Will the U.S. Miss the Boat of Sustainable Dietary Guidelines?
Every five years the United States issues dietary guidelines that provide practical advice on healthy eating for the public and form the bedrock of Federal food and nutrition programs. The latest version will come out at the end of this year. For the very first time, the Dietary Guidelines Advisory Committee (DGAC) is considering issues of sustainability and environmental protection. Unfortunately, they are facing opposition on several fronts. In December Congress directed the DGAC “not to pursue an environmental agenda” and to reject any considerations of production or environmental factors, arguing that those issues are outside the scope of the panel. Two weeks ago, a letter from 71 members of Congress was sent to the Departments of Health and Agriculture expressing concerns about the latest Scientific Report of the 2015 DGAC against the inclusion of sustainability considerations because they will cause “consumer confusion” and are not scientifically substantiated.
However, there is increasing evidence about the threats of how and what we eat on our health and the environment. Modern food production is not only responsible for up to 29 percent of human-generated greenhouse emissions and 70 percent of global fresh water use, but is rapidly reducing the genetic diversity of plant and animal species and creating social injustice.
The world population will keep rising through the century, as will the demand for foods that are environmentally costly, especially meat, dairy products and highly processed foods. This will place an enormous burden on our already finite resources and fragile ecosystems. Therefore, I believe that incorporating health and environment into food advice to consumers is now more pertinent and urgent than ever.
There couldn’t be a better time for countries to rethink their food systems and produce environmentally sensitive dietary guidelines to drive their populations’ food choices. Nutrition and sustainability will be at the heart of the United Nation’s Post-2015 development goals to be decided in New York in September 2015. A few months later, heads of state will gather in Paris to reach a binding and universal agreement to combat climate change.
For the past two years I have reviewed over 90 international dietary guidelines and catalogued them for the Food and Agriculture Organization of the United Nations’ new Dietary Guidelines website. This has given me the opportunity to become acquainted with many examples of official sustainable dietary guidelines, food guides, and other forms of dietary advice developed by independent research institutes that take into account the complexity of food systems and the impact of food choices at multiple levels in the long term. Here are a few examples that could inspire the US:
- The new Brazilian dietary guidelines (2014) denounce the use of synthetic fertilizers, pesticides, antibiotics and genetically-modified seeds; and call for a sustainable use of natural resources and an organic production of food. They recommend that people eat mostly whole foods and avoid highly-processed products, such as sodas, packaged snacks and fast foods.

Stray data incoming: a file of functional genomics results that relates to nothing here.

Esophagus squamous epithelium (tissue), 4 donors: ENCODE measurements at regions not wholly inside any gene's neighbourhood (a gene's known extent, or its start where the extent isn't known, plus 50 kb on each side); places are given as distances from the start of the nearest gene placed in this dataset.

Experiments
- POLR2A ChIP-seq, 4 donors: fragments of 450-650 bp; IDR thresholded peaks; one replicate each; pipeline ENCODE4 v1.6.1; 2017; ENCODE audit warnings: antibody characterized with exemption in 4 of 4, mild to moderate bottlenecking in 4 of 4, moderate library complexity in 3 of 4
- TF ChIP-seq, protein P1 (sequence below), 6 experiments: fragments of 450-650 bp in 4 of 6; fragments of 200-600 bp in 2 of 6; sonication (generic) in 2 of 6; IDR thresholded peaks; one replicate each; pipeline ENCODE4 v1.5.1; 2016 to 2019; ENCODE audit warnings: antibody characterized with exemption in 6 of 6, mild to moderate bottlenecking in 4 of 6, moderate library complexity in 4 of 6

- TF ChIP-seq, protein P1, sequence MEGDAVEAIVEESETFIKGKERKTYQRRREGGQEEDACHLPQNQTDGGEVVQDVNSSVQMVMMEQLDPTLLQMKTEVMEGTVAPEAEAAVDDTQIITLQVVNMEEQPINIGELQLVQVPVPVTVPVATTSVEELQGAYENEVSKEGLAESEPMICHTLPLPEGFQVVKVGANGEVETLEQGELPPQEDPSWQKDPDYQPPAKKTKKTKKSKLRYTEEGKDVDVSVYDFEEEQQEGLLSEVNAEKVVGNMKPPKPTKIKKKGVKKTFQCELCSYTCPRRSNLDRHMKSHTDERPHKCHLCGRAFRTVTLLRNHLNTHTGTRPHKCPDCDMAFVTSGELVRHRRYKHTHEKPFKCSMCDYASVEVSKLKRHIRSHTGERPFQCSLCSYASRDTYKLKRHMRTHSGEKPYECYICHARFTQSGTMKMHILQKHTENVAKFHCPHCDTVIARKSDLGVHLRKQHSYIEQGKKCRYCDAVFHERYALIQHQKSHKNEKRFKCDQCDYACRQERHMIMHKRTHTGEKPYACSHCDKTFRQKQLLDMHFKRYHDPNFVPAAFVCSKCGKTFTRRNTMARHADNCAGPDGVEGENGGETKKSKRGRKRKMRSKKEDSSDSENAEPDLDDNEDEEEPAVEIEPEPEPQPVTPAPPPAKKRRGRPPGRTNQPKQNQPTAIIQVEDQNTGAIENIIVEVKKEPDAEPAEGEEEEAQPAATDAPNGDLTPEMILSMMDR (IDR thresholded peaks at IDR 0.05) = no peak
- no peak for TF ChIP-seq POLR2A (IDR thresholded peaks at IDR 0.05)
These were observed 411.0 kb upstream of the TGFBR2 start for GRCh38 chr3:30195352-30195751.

- The German Sustainable Shopping Basket (2013) points out three important criteria for better sustainable food choices: organic, regional, and seasonal. It recommends that people eat less meat (about one-sixth of current consumption of 196 pounds a year per person), but of higher quality, that they buy fair trade products when possible, and that tap water be preferred over bottled water.
- The French guide Consommer Mieux (“Consume Better”; 2013) promotes the use of seasonal and local products, and encourages consumers to buy certified organic foods and to limit food waste.
- The Dutch Guidelines for a healthy diet: the ecological perspective (2011) emphasize the need to move towards a less animal-based and more plant-based diet, to eat fish species that are not being overfished, and to reduce food waste.
- The Double Pyramid developed by the Barilla Institute (in Italy; 2010) visually represents how the foods that are best for our health are coincidently the friendliest to the environment (whole, fresh, and minimally processed). The WWF’s LiveWell for LIFE (2011) principles for a healthy and sustainable diet recommend that people eat more plants, and less meat and highly-processed foods; buy foods that meet credible certified standards (e.g. fish from sustainable stocks or free range meat and eggs); and waste less food in general.
It is still early to look at the impact of the implementation of these recommendations considering that most of these guidelines are very young. Nevertheless, the U.N. and many research institutions are providing substantial evidence as to our current food system’s impact on the planet, which tells us that these countries and individual organizations are on the right track.
Dietary guidelines can be powerful tools to steer a country’s agricultural, health and nutrition policies, and to educate a population on healthy eating. As Tim Lang (Professor of Food Policy, City University, U.K.) said, “we need to redraw cultural rules and educate citizens to become more conscious of their food choices. This responsibility lies within governments and one of the tools to achieve it is through sustainable dietary advice alas sustainable dietary guidelines.”
Governments must be courageous to protect and to lead the way and not allow themselves to be influenced by special interests such as those of the food industry. In this sense, the U.S. government should be an inspiration for the rest of the world. Let’s hope it will publish the best possible dietary guidance, not only for human health, but also for the planet.
We and our future generations don’t deserve anything less.
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